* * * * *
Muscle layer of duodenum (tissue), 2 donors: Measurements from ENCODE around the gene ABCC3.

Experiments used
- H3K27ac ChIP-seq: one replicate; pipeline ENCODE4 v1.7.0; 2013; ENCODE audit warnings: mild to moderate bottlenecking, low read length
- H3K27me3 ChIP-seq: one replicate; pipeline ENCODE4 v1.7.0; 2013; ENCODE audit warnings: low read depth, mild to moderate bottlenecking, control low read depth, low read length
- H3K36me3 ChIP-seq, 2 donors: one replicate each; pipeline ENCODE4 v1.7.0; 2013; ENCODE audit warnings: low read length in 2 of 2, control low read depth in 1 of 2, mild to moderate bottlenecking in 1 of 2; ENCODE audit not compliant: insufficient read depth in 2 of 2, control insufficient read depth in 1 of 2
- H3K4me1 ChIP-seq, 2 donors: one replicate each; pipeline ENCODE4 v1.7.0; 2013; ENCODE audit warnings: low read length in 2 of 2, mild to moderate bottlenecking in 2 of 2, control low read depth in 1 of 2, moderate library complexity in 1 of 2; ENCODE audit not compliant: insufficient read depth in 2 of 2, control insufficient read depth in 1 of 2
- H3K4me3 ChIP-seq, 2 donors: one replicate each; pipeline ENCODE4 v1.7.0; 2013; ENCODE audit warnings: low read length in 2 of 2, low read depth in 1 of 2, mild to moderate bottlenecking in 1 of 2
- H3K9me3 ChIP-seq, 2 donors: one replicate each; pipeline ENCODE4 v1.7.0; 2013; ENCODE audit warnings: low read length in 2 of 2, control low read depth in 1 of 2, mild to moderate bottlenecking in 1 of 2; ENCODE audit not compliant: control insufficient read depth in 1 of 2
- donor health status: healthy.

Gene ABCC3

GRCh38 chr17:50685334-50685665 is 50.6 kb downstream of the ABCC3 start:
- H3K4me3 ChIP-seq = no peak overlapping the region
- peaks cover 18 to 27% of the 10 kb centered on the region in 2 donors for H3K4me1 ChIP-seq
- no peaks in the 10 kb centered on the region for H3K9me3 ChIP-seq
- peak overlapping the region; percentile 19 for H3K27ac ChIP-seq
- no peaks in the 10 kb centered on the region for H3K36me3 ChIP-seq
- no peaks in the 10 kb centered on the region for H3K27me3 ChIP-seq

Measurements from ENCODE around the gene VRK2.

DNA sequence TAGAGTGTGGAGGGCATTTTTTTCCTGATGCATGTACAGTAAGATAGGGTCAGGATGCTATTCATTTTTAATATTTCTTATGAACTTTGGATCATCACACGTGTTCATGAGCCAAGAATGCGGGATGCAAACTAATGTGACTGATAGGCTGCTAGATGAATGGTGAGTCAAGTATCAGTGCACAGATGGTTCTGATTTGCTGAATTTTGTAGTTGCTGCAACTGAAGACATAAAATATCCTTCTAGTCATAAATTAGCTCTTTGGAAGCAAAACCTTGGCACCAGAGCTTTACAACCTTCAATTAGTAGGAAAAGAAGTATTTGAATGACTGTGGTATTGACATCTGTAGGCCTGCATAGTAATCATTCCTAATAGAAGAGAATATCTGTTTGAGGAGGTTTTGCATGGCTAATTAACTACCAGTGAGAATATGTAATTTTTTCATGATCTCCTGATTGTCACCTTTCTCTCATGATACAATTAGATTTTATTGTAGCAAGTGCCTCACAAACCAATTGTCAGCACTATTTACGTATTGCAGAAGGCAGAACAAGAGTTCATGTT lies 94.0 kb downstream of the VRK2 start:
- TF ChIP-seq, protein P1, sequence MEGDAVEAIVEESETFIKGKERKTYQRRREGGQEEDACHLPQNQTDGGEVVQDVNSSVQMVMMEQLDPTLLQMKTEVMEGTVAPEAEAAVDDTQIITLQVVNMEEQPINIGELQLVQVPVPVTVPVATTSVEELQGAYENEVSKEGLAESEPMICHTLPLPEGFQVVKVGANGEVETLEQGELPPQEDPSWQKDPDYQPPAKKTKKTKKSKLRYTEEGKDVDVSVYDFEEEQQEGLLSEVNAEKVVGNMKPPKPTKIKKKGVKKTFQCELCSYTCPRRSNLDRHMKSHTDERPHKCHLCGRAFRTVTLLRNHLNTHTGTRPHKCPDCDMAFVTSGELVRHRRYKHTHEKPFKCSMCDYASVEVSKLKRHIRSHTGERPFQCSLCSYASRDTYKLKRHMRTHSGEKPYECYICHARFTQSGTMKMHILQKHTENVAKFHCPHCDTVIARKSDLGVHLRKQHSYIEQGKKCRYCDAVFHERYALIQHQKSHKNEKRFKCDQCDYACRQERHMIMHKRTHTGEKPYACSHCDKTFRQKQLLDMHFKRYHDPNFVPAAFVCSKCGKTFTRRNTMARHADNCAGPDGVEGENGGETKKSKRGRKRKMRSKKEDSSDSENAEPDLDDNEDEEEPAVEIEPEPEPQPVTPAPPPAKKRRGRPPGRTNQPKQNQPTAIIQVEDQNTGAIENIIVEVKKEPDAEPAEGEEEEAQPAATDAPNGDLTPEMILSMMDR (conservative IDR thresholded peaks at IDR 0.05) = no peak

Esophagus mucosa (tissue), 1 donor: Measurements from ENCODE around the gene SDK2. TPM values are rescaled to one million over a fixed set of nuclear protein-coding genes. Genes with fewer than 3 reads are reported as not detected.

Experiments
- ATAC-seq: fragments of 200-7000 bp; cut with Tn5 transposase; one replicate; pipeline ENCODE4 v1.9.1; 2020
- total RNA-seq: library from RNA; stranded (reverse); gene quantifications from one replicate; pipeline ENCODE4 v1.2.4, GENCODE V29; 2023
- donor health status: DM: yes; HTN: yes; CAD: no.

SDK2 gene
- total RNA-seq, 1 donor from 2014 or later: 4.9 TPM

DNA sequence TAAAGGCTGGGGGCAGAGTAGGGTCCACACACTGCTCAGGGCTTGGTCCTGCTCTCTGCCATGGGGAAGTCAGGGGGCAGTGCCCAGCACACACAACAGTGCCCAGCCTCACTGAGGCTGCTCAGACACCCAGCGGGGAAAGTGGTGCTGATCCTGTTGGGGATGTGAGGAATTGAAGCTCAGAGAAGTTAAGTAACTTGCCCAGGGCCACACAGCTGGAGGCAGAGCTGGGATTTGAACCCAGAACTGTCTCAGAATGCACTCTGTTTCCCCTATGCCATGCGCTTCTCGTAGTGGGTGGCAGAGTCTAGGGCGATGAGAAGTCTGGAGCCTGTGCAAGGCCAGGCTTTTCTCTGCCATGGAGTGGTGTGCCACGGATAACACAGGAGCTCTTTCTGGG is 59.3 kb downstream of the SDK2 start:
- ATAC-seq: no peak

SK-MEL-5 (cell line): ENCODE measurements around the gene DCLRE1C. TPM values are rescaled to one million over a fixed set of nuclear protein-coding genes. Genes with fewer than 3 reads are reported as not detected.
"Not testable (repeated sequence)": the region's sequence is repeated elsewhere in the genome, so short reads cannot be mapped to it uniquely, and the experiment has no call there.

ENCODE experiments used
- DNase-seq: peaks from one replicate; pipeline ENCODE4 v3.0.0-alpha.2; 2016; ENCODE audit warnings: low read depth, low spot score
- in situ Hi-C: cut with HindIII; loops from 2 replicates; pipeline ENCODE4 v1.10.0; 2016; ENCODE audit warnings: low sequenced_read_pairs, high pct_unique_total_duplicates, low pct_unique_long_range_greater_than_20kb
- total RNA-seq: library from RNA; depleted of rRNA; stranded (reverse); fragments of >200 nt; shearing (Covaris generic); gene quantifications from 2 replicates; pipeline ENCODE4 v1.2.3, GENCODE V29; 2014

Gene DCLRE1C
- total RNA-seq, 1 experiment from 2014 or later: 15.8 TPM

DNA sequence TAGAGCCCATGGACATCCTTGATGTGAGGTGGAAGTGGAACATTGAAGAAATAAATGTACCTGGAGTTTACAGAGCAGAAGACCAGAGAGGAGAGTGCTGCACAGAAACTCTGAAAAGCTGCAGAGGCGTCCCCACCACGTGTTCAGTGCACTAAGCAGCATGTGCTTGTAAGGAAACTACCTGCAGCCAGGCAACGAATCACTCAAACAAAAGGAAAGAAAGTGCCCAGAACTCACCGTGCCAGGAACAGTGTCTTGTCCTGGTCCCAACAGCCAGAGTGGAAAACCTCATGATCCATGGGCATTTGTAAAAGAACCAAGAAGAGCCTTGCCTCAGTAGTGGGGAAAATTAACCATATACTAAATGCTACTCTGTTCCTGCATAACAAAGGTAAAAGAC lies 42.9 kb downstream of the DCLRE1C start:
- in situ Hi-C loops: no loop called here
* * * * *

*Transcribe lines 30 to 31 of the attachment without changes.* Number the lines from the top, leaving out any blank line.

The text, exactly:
SK-MEL-5 (cell line): ENCODE measurements around the gene DCLRE1C. TPM values are rescaled to one million over a fixed set of nuclear protein-coding genes. Genes with fewer than 3 reads are reported as not detected.
"Not testable (repeated sequence)": the region's sequence is repeated elsewhere in the genome, so short reads cannot be mapped to it uniquely, and the experiment has no call there.